Conventional biometric traits such as the facial recognition has less advantage when compared to the ear in that the ear is less affected by ageing or use of facial disguise like spectacle and moustache. In addition, it is not influenced by facial expression changes (Victor et al. 2002; Hurley et al. 2005). Also, as opposed to other human traits like the retina and the iris, there is little or no anxiety emanating from capturing of the human ear, and it can be captured from a distance (Amirthalingam and Radhamani 2013). Likewise, certain features such as its stability and uniqueness in individuals from birth to adulthood have made the human ear a great forensic tool for personal identification purposes (Muntasa et al. 2011). Several findings have demonstrated that every part of the human ear is unique in shapes and sizes (Alexander et al. 2011; Muteweye and Muguti 2015). Krishan et al. (2019) established that morphological variations of the human ear can be used for personal identification. Murgod et al. (2013) assessed the sex-related dimensions of the ear shape and earlobe attachments as well as linear measurements of the ear in order to evaluate the extent of sexual dimorphism in 300 young adult Indians. They concluded that their finding was effective in the identification of sex with up to 69.3% accuracy in male individuals and 72% in females. Estimation of sex from the anthropometric ear measurements in a Sudanese population has also been documented (Ahmed and Omer 2015). There are several studies on ear morphometrics in Nigerian populations. Ekanem et al. (2010) carried out an anthropometric study of the external ear in Maiduguri, North-Eastern Nigeria. Eboh (2013) examined the morphological changes in the pinna in relation to age and gender among the Urhobo people in South-South Nigeria, while Taura et al. (2013) studied external ear anthropometrical variations among the Hausas in Northern Nigeria. To the best of our knowledge, this study is the first to document morphological and morphometrical variations among the three major ethnicities of Nigeria, that is, the Hausa, Igbo and Yoruba populations. Likewise, there are no existing ear morphometric data for the Igbo population. The aims of the study, therefore, were to evaluate sexual dimorphism and ethnic specificity of the external ear in a cross section of the major Nigerian ethnicities and provide sex estimation accuracy of ear landmarks for forensic identification of the ethnic populations.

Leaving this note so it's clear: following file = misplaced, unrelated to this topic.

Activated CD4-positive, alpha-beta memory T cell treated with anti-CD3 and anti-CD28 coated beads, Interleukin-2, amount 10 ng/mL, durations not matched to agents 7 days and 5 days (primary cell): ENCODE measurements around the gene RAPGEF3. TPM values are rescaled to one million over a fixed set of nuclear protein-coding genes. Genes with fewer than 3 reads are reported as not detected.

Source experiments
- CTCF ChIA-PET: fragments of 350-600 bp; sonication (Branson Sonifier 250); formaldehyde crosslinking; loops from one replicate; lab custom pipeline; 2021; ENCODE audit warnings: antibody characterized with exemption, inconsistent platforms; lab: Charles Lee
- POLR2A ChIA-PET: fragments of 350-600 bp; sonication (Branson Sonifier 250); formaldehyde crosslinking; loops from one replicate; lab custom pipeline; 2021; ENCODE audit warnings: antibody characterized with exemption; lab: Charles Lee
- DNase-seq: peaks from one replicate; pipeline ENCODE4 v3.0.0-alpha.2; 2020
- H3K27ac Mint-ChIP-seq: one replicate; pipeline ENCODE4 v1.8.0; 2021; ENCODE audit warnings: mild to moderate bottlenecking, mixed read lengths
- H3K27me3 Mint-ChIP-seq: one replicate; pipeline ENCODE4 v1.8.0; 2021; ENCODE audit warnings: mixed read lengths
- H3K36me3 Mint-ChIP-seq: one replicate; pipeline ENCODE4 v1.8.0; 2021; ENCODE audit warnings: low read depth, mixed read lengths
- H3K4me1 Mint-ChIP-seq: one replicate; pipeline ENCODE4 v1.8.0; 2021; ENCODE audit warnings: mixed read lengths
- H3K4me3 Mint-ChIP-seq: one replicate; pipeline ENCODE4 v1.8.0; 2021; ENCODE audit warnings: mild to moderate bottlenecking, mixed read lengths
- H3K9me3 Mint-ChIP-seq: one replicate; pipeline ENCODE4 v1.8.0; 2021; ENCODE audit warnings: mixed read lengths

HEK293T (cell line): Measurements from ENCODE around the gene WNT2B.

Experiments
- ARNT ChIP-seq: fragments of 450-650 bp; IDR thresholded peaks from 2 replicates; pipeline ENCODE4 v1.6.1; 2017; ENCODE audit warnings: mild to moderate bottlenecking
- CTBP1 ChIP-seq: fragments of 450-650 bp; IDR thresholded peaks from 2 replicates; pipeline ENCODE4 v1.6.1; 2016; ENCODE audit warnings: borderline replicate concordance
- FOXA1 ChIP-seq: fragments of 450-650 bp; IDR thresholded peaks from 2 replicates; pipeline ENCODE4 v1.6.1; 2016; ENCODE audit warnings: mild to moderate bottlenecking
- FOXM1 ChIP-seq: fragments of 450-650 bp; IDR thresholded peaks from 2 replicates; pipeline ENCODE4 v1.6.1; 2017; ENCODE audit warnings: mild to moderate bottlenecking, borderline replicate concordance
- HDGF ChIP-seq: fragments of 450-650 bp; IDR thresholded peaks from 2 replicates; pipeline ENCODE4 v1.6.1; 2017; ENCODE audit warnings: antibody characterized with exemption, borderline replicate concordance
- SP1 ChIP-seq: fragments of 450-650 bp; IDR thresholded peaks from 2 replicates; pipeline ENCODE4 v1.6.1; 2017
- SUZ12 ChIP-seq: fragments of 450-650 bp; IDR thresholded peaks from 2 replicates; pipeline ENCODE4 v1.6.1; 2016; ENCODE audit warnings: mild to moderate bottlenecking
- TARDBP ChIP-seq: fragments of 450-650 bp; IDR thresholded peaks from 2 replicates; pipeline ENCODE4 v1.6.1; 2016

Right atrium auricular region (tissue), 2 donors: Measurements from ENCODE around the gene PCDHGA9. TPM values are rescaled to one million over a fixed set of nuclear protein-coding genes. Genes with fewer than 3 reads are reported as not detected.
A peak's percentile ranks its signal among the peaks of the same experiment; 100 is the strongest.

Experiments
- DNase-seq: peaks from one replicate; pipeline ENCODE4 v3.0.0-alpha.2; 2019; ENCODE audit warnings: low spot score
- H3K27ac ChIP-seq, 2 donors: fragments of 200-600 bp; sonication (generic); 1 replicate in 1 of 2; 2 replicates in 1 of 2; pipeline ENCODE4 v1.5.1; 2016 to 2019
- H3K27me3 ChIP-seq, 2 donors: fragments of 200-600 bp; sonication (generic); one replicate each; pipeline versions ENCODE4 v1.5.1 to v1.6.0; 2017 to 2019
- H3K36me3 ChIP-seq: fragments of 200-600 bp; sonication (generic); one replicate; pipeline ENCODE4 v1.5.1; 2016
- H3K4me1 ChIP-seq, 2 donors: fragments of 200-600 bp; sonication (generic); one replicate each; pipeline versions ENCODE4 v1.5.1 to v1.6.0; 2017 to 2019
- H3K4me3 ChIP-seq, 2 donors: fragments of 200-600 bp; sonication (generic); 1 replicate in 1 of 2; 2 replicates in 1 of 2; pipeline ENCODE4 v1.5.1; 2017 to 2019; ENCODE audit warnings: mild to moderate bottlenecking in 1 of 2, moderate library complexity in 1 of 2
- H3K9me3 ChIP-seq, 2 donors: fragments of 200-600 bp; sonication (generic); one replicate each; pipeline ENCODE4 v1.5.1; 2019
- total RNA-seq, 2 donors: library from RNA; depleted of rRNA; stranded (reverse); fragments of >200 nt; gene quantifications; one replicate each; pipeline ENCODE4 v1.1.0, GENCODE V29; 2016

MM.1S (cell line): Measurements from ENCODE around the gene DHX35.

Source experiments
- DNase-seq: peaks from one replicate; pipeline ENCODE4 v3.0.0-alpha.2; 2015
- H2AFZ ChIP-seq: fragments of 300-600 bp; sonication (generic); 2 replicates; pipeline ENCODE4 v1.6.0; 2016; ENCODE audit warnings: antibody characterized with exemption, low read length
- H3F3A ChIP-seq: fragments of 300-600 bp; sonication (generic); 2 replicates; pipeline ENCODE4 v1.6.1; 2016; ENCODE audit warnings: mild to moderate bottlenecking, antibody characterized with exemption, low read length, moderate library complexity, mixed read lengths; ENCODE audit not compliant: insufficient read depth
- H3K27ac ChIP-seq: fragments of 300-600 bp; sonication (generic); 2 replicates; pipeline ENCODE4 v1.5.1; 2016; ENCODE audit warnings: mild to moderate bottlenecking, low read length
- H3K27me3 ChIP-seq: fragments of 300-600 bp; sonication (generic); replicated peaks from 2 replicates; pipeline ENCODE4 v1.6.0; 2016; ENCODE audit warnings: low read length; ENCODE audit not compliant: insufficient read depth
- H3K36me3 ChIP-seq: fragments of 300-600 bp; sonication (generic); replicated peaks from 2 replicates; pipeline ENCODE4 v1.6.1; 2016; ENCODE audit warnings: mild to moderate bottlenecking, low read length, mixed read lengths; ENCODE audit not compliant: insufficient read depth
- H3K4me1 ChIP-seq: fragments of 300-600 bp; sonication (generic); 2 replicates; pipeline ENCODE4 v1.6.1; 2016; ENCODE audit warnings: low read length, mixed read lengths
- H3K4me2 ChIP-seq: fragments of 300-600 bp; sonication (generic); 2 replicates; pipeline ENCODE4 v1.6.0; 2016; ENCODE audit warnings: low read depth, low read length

The research design and methodology were approved by the Health Research Ethics Committee of College of Medicine, University of Lagos, Nigeria with approval number: CMUL/HREC/02/21/813.
A total of 307 individuals comprising 89 Hausa (38 males, 51 females), 112 Igbo (38 males, 74 females) and 106 Yoruba (55 males, 51 females) ethnicities of Nigeria were recruited for the study. The age of sampled individuals ranged between 10 and 55 years.
Participants for the study were recruited across the Northern, Eastern and South-Western geographical zones of the country representing the Hausa, Igbo and Yoruba ethnic groups, respectively. Only subjects with no congenital ear abnormalities or history of ear surgery were recruited for the study in accordance with the Helsinki Declaration on human research. All subjects gave verbal consent to participate in the study after they have been made to understand the scope and aim of the study.
Data collection and measurements